COVID-19 Emissions Reductions: Are They Enough?

Updated: Apr 11

Opinion by Toni Steele.

The COVID-19 pandemic saw emissions plummet, especially in the first half of 2020 [1]. These reductions are not grounds for complacency. Rather, they are a call for action. The global community must take this opportunity to advocate for structural change in the energy sector. We need to reduce emissions if we are to meet international climate targets and protect our environment. Millions of people do not need to die to achieve emissions reductions.


The world came to a standstill when COVID-19 hit. People stayed home from work, international travel was limited, and the economy slowed. In the first half of 2020, there was an 8.8% reduction in global carbon emissions compared to 2019 levels [2]. Studies analyzing 2020 as a whole estimate that global greenhouse emissions decreased by 2.4 billion tons due to COVID-19: a 7% reduction from 2019 [3]. While specific figures for emissions reductions vary by study and methodology, all indicators point to substantial emissions reductions due to COVID-19 [4]. We can be happy that 2020 brought emissions reductions, but it does not warrant climate change complacency. COVID-19 emissions reductions are not enough to solve climate change.


April 2020 carbon emissions were down 17% compared to April 2019 emissions [5]. Some of the biggest decreases in emissions came from transportation and the power sector [6]. This decline is consistent with the timing of many lockdowns worldwide. Global energy demand significantly reduced in response to COVID-19, albeit unwillingly. There were also significant emissions reductions in the industry and aviation sectors [7].


"...COVID-19 is an opportunity for governments to use their stimulus packages as green economy investments. This is especially relevant as solar, wind, and geothermal energy storage are at record low prices [12]. If the global community takes this opportunity to invest in greener technologies, there could be a structural shift towards a more renewable global energy sector that is not reliant on fossil fuels."


These emissions reductions came at a great cost and will not persist in the long-term. Most carbon emissions are already rebounding as restrictions are lifted. For example, China’s May 2020 emissions were 5.4% larger than its May 2019 emissions [8]. Without structural change, countries will likely return to the status quo. This is unacceptable.


There is currently an international dialogue about providing green stimulus packages in response to COVID-19 [9]. This would mean that COVID-19 stimulus money would help revive economies and further climate goals simultaneously [10]. If this option is not chosen, and countries invest in stimulus packages that are not conducive to climate change goals, associated emissions levels might exceed pre-pandemic levels [11]. Therefore, COVID-19 is an opportunity for governments to use their stimulus packages as green economy investments. This is especially relevant as solar, wind, and geothermal energy storage are at record low prices [12]. If the global community takes this opportunity to invest in greener technologies, there could be a structural shift towards a more renewable global energy sector that is not reliant on fossil fuels.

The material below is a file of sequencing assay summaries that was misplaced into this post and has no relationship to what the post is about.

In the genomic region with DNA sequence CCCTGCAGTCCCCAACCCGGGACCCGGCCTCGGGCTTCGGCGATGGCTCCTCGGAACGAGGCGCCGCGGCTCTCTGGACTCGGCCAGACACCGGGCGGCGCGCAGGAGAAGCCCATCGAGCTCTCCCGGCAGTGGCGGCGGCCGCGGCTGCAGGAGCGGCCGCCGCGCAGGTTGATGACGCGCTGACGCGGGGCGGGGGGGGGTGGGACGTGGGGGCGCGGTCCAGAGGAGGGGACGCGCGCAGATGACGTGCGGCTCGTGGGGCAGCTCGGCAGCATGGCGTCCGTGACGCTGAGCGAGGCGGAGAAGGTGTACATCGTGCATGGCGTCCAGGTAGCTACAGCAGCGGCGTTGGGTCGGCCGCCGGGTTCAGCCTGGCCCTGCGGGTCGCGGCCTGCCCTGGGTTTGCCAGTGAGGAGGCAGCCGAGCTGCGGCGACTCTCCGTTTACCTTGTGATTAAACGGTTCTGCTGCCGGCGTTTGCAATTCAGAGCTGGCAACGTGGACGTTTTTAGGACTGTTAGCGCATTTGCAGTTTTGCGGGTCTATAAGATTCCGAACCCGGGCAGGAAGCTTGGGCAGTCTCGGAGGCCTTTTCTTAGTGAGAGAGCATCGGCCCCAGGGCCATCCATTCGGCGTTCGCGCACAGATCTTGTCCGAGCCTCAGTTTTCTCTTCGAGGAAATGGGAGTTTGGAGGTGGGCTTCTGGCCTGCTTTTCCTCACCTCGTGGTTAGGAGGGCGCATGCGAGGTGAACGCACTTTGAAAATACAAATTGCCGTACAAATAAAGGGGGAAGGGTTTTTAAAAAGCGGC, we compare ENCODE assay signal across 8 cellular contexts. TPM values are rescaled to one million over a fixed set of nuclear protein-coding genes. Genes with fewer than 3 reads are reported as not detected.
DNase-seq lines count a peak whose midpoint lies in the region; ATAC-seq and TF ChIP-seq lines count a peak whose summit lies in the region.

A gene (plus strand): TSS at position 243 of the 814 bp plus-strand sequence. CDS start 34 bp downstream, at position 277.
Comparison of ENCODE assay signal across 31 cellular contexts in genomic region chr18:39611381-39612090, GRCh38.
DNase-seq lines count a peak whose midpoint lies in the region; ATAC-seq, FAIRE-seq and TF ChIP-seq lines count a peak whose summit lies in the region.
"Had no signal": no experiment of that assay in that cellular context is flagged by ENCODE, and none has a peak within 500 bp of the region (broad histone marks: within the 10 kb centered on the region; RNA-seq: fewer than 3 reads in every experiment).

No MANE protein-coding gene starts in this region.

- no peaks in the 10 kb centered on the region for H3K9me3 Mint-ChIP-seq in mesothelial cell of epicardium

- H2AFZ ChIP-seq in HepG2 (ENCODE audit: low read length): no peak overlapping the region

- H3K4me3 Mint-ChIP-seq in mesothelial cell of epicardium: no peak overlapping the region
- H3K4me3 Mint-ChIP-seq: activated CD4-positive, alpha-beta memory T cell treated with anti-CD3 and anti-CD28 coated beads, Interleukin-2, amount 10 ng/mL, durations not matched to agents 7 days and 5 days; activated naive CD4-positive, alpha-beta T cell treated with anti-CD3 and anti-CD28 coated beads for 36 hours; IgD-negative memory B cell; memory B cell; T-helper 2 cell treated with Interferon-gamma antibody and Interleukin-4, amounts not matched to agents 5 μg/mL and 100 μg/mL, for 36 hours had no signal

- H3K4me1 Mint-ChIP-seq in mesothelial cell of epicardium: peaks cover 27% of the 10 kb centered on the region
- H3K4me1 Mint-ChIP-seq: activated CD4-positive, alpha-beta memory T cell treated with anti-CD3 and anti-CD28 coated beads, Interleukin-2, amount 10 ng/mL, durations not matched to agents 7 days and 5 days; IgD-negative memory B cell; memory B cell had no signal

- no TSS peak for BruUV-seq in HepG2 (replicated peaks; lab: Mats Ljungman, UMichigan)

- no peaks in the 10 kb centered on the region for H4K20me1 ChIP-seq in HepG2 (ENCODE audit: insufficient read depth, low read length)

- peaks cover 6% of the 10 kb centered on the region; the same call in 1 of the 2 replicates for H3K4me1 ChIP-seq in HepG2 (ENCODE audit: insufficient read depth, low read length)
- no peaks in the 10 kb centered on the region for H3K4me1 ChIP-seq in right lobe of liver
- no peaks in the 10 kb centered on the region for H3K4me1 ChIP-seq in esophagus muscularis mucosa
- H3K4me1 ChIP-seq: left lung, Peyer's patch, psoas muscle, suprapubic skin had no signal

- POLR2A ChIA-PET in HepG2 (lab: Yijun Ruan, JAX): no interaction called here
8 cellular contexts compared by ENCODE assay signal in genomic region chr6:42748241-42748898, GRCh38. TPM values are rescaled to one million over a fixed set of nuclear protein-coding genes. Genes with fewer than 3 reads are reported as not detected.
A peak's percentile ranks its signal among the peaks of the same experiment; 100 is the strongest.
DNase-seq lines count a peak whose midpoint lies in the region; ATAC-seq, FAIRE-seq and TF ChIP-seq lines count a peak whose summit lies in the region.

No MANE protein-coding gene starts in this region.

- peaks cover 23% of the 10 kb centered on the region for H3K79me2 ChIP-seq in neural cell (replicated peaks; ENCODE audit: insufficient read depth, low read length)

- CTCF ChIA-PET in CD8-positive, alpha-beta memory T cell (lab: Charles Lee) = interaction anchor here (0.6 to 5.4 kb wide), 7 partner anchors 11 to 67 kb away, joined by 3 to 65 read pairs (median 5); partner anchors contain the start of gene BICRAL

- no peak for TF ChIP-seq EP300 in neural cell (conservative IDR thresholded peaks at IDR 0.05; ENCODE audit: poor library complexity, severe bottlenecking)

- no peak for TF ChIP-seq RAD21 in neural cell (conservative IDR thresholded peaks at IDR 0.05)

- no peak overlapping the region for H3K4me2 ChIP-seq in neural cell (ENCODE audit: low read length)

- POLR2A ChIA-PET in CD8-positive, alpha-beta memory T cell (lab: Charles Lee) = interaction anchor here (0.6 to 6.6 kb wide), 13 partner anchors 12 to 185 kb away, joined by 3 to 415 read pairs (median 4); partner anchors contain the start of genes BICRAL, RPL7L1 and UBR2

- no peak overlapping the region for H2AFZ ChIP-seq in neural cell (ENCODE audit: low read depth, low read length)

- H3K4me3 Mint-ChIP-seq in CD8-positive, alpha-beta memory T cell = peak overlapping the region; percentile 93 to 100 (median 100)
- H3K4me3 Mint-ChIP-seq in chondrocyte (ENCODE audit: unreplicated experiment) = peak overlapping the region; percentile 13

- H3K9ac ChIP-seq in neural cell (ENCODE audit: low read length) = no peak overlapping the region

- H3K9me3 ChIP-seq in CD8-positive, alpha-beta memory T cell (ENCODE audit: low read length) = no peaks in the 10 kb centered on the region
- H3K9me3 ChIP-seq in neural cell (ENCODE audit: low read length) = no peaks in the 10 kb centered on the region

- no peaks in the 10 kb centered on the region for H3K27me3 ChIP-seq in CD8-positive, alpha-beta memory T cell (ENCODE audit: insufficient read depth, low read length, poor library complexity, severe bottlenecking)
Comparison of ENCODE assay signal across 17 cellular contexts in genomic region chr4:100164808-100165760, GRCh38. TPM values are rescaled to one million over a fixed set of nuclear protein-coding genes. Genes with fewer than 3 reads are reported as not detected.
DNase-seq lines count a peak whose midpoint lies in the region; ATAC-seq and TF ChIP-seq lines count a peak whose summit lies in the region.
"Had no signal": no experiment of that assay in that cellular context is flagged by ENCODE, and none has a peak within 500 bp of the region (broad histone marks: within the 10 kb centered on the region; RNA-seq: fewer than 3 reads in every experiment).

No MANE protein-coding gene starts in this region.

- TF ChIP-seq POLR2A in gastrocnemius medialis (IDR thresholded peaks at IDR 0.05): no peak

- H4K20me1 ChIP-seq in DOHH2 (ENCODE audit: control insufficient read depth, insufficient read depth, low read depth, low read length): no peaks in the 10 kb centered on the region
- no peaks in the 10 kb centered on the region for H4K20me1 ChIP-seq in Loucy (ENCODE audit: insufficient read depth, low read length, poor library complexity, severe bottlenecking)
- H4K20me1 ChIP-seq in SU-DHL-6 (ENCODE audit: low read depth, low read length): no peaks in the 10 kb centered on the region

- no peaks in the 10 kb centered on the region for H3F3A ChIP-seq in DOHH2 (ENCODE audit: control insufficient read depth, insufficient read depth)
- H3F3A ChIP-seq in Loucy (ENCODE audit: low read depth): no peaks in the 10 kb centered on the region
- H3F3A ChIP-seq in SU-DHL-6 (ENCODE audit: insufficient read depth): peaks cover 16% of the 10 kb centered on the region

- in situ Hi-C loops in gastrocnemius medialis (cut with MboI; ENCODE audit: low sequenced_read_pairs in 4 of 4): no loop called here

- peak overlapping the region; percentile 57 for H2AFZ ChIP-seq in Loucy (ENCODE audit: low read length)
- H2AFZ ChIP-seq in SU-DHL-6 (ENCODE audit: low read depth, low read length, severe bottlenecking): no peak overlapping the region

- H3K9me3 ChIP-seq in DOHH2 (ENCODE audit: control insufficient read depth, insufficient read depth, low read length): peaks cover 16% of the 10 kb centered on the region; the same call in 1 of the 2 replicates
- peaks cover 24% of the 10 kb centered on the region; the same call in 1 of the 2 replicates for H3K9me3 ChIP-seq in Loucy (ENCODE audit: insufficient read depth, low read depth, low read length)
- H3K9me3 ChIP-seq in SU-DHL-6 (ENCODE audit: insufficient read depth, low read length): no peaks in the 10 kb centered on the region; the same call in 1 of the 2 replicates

COVID-19 is a call for action rather than inaction. Long-term emissions reductions will only be achieved with structural and transformational changes in the economy and energy production systems [13]. We have not done enough by working at home for a year. We have not done enough by decreasing our travel this year. We have not done enough. We need widespread structural and transformational changes in our economy if we wish to reduce our emissions while returning to normal levels of human activity. COVID-19 stimulus packages are an opportunity for governments to invest in green options while they are already investing billions of dollars. Climate change needs to be a continued priority.

  1. Liu, Zhu, Philippe Ciais, Zhu Deng, Ruixue Lei, Steven Davis, Sha Feng, Bo Zheng, et al. 2020. “Near-Real-Time Monitoring of Global CO2 Emissions Reveals the Effects of the COVID-19 Pandemic.” Nature communications 11(1): 5172–5172. https://doi.org/10.1038/s41467-020-18922-7. At 1.

  2. Ibid.

  3. Newburger, Emma. 2020. “Covid Pandemic Drove a Record Drop in Global Carbon Emissions in 2020.” CNBC, December 10. https://www.cnbc.com/2020/12/11/covid-record-drop-global-carbon-emissions-2020.html.

  4. Liu et al., “Near-Real-Time Monitoring of Global CO2 Emissions.”; Le Quere, Corinne, Robert Jackson, Matthew Jones, Adam Smith, Sam Abernethy, Robbie M Anew, Anthony J De-Gol, et al. 2020. “Temporary Reduction in Daily Global CO2 Emissions During the COVID-19 Forced Confinement.” Nature climate change 10(7): 647–653. https://doi.org/10.1038/s41558-020-0797-x.

  5. Le Quere et al., “Temporary Reductions in Daily CO2 Emissions.” At 647.

  6. Liu et al., “Near-Real-Time Monitoring of Global CO2 Emissions.” At 5.

  7. Ibid.

  8. Ibid, 7.

  9. Berkeley Conversations. 2020. “Climate Change and COVID-19: Can this crisis shift the paradigm?” YouTube Video, 1:02:31. April 27. https://www.youtube.com/watch?v=PEk0sjlcNXs.

  10. Liu et al., “Near-Real-Time Monitoring of Global CO2 Emissions.” At 7.

  11. Ibid.

  12. Berkeley Conversations, “Climate Change and COVID-19.”

  13. Liu et al., “Near-Real-Time Monitoring of Global CO2 Emissions.” At 7.